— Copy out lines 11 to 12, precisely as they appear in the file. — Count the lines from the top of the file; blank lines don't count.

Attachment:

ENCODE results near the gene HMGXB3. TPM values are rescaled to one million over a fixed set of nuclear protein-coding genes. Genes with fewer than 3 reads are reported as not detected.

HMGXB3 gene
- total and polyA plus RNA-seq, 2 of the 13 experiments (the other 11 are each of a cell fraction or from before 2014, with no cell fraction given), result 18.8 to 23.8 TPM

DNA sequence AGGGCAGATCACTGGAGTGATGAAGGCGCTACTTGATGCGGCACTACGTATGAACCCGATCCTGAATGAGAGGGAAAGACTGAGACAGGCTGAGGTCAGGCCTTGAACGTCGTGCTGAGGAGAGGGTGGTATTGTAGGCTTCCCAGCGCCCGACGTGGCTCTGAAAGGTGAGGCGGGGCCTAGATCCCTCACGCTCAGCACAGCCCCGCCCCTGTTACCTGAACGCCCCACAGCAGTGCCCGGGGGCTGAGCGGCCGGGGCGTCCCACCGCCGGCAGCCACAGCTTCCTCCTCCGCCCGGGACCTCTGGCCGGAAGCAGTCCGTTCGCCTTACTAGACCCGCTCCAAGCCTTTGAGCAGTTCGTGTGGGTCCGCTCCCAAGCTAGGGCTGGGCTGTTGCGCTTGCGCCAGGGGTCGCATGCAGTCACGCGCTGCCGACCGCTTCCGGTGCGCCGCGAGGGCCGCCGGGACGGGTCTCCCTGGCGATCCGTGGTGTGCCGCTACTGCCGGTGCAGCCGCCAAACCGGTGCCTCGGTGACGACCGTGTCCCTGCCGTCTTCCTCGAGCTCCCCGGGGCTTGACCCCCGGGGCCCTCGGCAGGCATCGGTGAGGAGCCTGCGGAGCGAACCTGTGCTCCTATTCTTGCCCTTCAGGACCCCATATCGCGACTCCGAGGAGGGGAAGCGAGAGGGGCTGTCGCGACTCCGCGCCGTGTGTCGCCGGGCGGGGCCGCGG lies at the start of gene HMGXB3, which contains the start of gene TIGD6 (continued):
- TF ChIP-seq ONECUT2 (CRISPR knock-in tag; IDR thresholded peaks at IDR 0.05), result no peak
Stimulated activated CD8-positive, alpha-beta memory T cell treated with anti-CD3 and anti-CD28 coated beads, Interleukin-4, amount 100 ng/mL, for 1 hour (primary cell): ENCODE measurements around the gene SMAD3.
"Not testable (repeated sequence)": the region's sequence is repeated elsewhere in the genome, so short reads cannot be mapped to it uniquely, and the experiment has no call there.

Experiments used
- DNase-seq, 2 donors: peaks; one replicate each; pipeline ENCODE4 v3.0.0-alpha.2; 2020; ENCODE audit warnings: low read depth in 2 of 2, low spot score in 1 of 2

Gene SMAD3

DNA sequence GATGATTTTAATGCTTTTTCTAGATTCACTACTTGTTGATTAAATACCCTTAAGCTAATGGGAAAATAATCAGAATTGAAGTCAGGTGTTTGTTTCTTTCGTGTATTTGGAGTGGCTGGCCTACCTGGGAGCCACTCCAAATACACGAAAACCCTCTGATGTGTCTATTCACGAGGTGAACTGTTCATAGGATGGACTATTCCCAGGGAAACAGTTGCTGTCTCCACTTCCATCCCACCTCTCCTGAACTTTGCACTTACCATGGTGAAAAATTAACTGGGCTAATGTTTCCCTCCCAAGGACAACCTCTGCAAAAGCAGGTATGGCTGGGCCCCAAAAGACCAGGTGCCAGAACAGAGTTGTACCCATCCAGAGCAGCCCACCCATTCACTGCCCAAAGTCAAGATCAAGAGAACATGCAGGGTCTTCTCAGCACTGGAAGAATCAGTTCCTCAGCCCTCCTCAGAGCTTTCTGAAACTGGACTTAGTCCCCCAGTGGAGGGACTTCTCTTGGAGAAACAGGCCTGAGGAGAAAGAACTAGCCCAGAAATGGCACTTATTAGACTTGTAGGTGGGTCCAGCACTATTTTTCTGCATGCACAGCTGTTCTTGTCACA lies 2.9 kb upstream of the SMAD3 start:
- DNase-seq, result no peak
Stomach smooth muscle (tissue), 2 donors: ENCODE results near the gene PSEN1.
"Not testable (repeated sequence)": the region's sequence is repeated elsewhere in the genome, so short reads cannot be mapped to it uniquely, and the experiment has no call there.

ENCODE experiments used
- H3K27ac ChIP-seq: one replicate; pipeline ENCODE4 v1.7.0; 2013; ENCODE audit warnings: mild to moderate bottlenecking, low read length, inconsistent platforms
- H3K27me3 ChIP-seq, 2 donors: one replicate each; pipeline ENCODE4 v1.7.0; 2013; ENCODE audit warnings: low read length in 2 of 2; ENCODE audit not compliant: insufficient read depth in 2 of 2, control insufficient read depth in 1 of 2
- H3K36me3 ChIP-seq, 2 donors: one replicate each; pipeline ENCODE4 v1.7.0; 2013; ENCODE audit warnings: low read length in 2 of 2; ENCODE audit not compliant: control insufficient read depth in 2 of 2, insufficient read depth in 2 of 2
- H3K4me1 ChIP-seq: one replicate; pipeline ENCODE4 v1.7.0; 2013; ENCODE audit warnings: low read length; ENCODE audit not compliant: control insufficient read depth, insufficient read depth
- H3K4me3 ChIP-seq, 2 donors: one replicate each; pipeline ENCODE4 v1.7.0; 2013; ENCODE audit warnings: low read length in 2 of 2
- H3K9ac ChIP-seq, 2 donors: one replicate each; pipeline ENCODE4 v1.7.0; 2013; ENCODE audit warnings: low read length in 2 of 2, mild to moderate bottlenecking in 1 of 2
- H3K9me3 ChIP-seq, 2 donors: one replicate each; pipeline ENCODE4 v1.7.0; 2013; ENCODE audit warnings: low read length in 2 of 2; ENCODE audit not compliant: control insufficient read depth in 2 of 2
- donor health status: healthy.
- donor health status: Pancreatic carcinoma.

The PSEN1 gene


DNA sequence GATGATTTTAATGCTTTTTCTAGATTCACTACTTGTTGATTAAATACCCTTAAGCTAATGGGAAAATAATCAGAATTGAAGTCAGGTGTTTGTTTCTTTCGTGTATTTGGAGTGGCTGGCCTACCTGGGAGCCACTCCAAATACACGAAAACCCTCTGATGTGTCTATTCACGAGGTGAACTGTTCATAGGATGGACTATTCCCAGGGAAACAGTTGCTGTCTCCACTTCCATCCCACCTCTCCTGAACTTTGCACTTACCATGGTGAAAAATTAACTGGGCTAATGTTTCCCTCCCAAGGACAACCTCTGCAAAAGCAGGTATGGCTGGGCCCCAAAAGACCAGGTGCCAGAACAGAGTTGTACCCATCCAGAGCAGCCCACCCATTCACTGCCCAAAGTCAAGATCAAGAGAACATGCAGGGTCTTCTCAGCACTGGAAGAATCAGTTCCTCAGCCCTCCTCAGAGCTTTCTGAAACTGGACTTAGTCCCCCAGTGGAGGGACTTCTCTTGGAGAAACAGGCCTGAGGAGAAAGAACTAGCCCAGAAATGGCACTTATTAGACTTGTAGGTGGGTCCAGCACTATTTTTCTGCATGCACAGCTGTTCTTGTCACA lies 2.9 kb upstream of the SMAD3 start:
- DNase-seq, result no peak